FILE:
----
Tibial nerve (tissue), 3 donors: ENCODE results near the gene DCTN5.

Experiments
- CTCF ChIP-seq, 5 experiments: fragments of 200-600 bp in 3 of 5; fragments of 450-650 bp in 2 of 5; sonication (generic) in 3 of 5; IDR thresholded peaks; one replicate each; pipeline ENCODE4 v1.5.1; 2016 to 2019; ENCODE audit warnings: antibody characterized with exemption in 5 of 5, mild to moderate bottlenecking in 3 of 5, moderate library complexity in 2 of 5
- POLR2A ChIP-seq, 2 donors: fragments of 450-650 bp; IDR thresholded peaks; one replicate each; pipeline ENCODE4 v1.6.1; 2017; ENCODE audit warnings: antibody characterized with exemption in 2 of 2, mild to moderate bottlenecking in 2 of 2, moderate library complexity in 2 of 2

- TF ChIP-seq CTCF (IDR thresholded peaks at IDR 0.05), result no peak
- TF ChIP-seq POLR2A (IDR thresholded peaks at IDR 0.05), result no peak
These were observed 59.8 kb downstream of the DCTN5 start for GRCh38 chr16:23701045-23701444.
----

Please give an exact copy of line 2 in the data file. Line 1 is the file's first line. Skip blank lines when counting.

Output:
Experiments